All of the platinum and palladium developers I use are salts of weak organic acids. Some toxic, but not anymore toxic than the many naturally occuring environmental toxins. Many of these same organic acids are found commonly in foods we eat. Citric acid gives lemons their sour taste, and is often added to prepared packaged foods as a preservative.  Oxalic acid in dark green leafy vegetables like spinach gives them their bitter flavor. Malic acid makes some apples more tart than others. Tartaric acid gives the “tart” flavor notes to wine.  Vinegar is mostly ascetic acid and water. There’s lactic acid in milk. Formic acid causes the pain from a bee sting. Etc, etc.  If you take common baking soda, and mix it with one of these acids, it will fizz and generate foam. When the bubbling stops, the acid is neutralized and a weak organic acid salt has been formed. Use citric acid and baking soda, you get sodium citrate, a good platinum developer.

Out of this group, the oxalates are the only salts that are poisonous. While the word “poisonous” sounds ominous, that doesn’t mean they are harmful to the environment or overly hazardous to people. Ten pounds of spinach has a lethal dose of oxalic acid for an average male human being.  That said, acres of spinach as a crop are perfectly safe on a farm. In small quantities, a healthy human body deals with oxalates quite easily, as the body produces natural chelates that render them harmless.  The most common developers I use, ammonium citrate, potassium oxalate, and sodium citrate, are all quite safe for our staff and the environment.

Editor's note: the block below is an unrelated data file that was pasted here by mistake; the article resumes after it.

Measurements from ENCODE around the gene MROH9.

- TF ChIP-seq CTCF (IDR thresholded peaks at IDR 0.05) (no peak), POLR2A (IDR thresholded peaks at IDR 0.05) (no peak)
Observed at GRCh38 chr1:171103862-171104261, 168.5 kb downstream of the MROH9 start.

Chelating Agents

Most platinum printers use a variety of different chelating compounds to dissolve the remnants of the ferric oxalate sensitizer remaining after the chemical development process. Ferric oxalate is a first cousin to ferric oxide, or common rust.  Many of the compounds I use are the same compounds used to remove rust stains from swimming pools and spas, your coffee maker, and water purifiers or conditioners, and your bathtub.

My most commonly used compound is EDTA tetra sodium. EDTA in low concentrations is spread agriculturally in farming  used as an aid to help plants absorb iron from the soil. EDTA is often combined with sodium sulfite in the clearing bath, though I have not found the need using Santa Fe public water with the addition of citric acid.  Sulfites enhance the chelating action, spreading the pores of the paper for better chemical contact.  Citric acid is what makes grapefruit tart to the taste.  Discarded EDTA / Citric acid clearing baths I use will be quite benign to the environment since the ferric contaminants have already been reduced to rust.

None of these chemical chelating agents we use in our lab are toxic.

My Conclusions

In my experienced opinion, platinum and palladium printing is probably safer for the printer and the environment than either the usual chemistry used for black and white or color silver-halide based photography development. I use no chlorinated hydrocarbons. The organic compounds I do use are the reasonably safe weak organic acid salts. Heavy metal tints and toners I do sometimes use, and I do use low percentage concentrations of Potassium Bichromate for gum printmaking.

 

Source: United States Environmental Protection Agency, Dana Sullivan, Richard Sullivan, Carl Weese, Mike Ware, USDA, Chemical Manufacturer Safe Handling Data Sheets.